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NTP Hosts RFI Meeting to Develop ‘Rigorous, Comprehensive’ HTS Toxicity-Screen Battery

Research Triangle Park, NC The National Toxicology Program, seeking information on how to identify and select critical cellular toxicity pathways to be interrogated by cell-based high-throughput screens, this week held a Request for Information meeting at its facility here, and said it will use the responses to develop what it terms a “rigorous and comprehensive” battery of high-throughput assays, an NTP official told CBA News.
The NTP also solicited recommendations on particular molecular targets within these cell-tox pathways that are most informative for profiling the pathways in both cell-based and biochemical assays, and on technologies and assay systems that may enable a comprehensive approach to high-throughput toxicological screening.
“The simplest reason for [the meeting] is that we are interested in identifying both critical pathways and assays that inform on those pathways, that provide information relevant to those pathways,” Raymond Tice, acting chief of the National Toxicology Program biomolecular screening branch, told CBA News in an interview following the first day of the meeting.
Researchers are evaluating chemicals and their relationship to toxicity through their own experiences and their methodologies, Tice said. He explained that companies employ people with experience in a particular arena, who then start thinking about how to apply their experience and expertise from drug-discovery and toxicology perspectives.
“So, by having a meeting, we start bringing together a critical mass of people,” and all of those people who are in the NTP Toxicology in the 21st Century focus group on pathways and assays get all this information, see the presentations, think about it, and then go back to those companies that they feel have the most interesting approaches and do a follow-up, Tice explained.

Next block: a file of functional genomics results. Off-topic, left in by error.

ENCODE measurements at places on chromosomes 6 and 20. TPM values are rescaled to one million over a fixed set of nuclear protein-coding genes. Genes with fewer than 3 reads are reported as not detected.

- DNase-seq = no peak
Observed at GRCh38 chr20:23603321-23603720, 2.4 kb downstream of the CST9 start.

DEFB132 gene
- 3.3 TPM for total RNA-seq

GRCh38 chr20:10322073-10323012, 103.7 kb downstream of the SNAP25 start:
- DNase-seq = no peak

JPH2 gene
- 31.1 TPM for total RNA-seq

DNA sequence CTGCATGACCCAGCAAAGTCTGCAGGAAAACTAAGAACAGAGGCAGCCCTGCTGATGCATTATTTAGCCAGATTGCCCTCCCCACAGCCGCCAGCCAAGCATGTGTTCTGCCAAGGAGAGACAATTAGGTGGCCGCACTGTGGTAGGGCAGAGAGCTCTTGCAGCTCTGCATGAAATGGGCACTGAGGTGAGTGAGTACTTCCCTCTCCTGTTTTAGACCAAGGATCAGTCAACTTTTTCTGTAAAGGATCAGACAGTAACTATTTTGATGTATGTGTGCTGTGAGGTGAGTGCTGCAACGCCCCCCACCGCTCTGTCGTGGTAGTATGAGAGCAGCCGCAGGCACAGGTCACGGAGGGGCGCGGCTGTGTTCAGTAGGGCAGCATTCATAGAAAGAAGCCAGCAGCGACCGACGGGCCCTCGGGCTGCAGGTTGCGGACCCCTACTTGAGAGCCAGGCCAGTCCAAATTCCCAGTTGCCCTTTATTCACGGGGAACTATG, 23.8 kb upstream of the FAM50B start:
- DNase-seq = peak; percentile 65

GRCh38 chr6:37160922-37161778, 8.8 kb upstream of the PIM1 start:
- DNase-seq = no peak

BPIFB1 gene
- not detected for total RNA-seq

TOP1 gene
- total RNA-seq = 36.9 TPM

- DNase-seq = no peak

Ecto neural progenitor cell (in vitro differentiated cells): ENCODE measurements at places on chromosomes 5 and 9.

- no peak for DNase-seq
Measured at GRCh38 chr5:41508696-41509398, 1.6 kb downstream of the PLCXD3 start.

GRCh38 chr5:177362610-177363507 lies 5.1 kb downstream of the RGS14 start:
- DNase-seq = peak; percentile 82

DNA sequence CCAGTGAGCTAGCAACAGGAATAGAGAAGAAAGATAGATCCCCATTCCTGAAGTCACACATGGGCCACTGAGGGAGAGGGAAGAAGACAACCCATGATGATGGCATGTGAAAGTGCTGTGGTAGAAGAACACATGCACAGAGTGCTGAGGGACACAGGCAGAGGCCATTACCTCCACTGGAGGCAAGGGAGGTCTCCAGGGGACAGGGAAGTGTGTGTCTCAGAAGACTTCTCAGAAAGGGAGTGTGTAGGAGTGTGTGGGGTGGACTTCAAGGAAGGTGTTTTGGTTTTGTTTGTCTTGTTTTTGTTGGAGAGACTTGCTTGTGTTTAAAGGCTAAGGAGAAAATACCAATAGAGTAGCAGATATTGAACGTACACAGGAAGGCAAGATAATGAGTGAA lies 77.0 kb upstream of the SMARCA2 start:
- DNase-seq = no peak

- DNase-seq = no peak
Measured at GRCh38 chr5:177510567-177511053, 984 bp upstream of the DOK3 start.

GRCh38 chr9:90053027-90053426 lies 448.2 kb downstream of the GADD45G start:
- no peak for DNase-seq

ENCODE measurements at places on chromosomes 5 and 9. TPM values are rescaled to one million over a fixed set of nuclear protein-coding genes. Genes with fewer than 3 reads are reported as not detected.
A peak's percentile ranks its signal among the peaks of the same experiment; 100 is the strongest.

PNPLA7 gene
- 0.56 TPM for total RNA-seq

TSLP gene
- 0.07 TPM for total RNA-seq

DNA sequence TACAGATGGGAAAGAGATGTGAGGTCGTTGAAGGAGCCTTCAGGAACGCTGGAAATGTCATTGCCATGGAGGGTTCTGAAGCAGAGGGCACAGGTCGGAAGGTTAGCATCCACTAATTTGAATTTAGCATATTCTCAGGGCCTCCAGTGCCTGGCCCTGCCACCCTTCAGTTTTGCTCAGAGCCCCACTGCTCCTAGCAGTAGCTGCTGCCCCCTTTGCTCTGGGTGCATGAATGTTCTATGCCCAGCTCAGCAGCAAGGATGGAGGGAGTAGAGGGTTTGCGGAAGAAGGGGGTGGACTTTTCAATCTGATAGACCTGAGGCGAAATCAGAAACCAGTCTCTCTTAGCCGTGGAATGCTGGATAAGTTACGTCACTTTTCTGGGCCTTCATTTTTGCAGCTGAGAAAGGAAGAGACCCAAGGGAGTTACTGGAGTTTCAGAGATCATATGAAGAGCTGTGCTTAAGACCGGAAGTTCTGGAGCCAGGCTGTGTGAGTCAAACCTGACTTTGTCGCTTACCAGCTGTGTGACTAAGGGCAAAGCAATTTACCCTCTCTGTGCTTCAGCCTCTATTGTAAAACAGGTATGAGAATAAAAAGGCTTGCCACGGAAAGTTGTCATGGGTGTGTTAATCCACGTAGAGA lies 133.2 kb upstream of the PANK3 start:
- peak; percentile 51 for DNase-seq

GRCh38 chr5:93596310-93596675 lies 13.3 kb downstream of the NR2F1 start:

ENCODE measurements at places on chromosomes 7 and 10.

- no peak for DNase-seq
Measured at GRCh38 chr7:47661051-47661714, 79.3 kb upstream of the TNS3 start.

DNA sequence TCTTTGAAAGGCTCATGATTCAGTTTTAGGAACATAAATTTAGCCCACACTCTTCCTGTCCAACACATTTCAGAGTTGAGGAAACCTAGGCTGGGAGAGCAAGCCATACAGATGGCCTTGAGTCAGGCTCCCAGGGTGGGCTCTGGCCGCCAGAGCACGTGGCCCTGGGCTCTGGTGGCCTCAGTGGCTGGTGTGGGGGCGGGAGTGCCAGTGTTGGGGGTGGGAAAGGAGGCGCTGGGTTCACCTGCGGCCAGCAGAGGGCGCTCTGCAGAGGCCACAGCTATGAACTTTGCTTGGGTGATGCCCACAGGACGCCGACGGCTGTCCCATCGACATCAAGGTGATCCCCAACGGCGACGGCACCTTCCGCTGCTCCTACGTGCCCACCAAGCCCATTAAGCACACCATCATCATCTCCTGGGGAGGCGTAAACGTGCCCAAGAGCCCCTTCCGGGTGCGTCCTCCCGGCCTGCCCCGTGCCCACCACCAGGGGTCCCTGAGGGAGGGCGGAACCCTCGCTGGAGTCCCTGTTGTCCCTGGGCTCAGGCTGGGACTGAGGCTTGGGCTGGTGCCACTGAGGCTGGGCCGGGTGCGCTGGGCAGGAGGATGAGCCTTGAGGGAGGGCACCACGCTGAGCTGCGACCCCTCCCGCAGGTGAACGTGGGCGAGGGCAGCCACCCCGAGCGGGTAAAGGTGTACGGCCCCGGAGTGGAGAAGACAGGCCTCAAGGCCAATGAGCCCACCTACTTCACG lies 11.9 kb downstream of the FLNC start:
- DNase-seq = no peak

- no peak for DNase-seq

“I think that not only was this meeting of benefit to those of us in the government as we develop these screening approaches as alternatives to investigating toxicology, but I think it also was of benefit to the participants” because it brought people together from all over the country who may have similar interests but who may not have communicated with each other before, said Kristine Witt, a toxicologist at the NTP biomolecular screening branch.
Witt told CBA News that "one of the things that I was pleased to see was how much discussion occurred among the attendees during the breaks and during lunch." Because many pharmaceutical companies are currently reorganizing their businesses and laying off research staffers, this is a good time for cell-based assay tool and technology companies to consider diversifying beyond drug discovery into areas such as toxicology, said John Westwick, president and CEO of Odyssey Thera and a presenter at the meeting. Westwick told CBA News that the meeting could be a prelude to something bigger, such as an RFA.
“It is also nice to have some external validation for what you are doing,” he said.
Toxicology strategies are likely to be similar to drug discovery, which Westwick said seems to spark the question, “’Is the line being blurred between environmental and pharmacological toxicology, allowing companies to expand into both spheres?’”
Interagency Collaboration
In February, the National Human Genome Research Institute and the National Institute of Environmental Sciences signed an agreement with the US Environmental Protection Agency to use the NHGRI’S National Chemical Genomics Center high-speed automated screening robots to test suspected toxic compounds using cells and isolated molecular targets (see CBA News, 2/15/08).
Witt said this week that the NTP is looking for assays that are ready to be installed as soon as possible, or could be installed shortly following modification, at the NCGC screening program.